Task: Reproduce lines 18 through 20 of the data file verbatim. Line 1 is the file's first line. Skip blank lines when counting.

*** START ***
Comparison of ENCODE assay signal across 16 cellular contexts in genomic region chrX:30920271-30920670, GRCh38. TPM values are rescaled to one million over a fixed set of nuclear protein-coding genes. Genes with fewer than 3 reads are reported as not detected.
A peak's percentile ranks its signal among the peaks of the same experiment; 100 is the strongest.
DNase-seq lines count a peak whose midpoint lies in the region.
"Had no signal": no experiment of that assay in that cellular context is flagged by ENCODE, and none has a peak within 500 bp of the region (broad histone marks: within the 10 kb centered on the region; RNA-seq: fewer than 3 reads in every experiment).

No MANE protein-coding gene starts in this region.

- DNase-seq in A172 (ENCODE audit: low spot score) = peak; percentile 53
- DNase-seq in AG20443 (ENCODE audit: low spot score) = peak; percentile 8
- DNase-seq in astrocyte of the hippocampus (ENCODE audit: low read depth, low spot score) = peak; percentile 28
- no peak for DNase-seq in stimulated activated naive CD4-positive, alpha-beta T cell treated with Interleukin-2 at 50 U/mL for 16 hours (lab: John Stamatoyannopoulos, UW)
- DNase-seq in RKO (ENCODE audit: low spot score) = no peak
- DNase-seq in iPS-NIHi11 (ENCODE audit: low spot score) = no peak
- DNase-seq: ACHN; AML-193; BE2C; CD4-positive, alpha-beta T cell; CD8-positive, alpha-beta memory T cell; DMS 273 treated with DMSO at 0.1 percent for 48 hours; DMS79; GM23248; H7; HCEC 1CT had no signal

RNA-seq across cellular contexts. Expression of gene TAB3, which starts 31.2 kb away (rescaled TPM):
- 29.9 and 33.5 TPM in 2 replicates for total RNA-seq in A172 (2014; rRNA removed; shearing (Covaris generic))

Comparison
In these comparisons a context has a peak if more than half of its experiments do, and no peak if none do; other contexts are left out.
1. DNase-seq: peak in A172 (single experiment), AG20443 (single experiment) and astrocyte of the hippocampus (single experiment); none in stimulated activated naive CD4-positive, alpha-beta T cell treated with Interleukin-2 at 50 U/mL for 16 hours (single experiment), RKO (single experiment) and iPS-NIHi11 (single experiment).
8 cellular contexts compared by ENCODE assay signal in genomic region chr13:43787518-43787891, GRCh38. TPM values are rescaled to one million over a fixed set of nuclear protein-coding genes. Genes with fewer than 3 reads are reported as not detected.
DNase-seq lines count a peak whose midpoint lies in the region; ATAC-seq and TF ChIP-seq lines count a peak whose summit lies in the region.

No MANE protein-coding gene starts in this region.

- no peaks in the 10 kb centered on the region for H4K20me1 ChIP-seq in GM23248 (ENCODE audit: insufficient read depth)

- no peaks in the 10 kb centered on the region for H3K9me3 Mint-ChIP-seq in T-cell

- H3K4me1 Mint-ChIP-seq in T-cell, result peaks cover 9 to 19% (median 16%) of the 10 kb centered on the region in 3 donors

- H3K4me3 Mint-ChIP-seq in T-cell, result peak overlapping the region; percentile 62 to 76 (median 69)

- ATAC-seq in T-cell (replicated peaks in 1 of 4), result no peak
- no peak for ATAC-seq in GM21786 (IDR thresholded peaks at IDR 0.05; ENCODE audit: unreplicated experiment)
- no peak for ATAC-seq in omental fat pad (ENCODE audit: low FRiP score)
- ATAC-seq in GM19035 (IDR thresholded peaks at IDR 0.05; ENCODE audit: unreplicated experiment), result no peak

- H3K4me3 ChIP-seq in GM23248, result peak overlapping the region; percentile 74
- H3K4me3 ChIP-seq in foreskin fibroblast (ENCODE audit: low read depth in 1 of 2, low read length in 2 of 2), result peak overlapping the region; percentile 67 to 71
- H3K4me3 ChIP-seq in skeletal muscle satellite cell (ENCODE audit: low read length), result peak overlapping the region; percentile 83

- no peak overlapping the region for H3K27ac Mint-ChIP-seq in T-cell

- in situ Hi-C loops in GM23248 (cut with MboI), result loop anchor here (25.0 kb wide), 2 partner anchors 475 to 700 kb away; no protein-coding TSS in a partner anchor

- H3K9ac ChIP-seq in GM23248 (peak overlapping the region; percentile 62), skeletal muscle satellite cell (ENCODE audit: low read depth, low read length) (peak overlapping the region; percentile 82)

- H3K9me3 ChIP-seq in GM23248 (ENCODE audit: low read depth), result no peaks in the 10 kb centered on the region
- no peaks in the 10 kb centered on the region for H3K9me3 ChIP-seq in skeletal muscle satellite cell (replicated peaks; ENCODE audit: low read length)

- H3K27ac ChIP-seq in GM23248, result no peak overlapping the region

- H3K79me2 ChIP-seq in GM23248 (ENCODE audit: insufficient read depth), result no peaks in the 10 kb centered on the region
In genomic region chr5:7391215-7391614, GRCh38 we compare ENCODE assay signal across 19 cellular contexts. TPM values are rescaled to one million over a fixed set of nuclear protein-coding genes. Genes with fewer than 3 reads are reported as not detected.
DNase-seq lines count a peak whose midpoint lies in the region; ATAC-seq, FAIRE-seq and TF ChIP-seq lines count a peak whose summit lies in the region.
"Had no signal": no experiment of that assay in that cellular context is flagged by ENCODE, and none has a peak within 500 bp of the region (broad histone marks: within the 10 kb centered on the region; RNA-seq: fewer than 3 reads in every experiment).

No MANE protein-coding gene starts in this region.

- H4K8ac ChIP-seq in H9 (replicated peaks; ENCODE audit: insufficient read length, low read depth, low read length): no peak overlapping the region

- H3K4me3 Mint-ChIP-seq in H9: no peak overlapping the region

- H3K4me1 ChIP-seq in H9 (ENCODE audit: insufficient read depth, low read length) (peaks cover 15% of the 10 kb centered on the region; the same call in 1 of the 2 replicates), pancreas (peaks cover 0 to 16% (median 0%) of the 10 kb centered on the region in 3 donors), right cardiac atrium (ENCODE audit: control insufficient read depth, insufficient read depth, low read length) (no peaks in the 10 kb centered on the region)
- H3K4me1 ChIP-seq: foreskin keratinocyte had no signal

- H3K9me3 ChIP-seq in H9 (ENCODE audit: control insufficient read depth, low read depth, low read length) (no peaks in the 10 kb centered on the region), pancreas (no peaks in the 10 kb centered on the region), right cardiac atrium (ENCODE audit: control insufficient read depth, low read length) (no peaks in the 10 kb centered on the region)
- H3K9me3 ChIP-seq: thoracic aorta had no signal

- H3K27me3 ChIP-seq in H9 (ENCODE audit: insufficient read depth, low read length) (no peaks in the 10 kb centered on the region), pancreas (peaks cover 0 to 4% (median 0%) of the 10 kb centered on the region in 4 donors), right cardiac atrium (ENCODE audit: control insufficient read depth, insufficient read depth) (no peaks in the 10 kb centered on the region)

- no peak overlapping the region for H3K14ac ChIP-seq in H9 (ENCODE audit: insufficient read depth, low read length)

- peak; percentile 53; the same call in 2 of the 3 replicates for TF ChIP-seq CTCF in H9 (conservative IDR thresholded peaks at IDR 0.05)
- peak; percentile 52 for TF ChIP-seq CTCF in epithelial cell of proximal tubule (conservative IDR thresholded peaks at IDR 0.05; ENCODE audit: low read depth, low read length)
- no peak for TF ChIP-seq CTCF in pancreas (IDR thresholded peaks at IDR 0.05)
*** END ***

8 cellular contexts compared by ENCODE assay signal in genomic region chr13:43787518-43787891, GRCh38. TPM values are rescaled to one million over a fixed set of nuclear protein-coding genes. Genes with fewer than 3 reads are reported as not detected.
DNase-seq lines count a peak whose midpoint lies in the region; ATAC-seq and TF ChIP-seq lines count a peak whose summit lies in the region.

No MANE protein-coding gene starts in this region.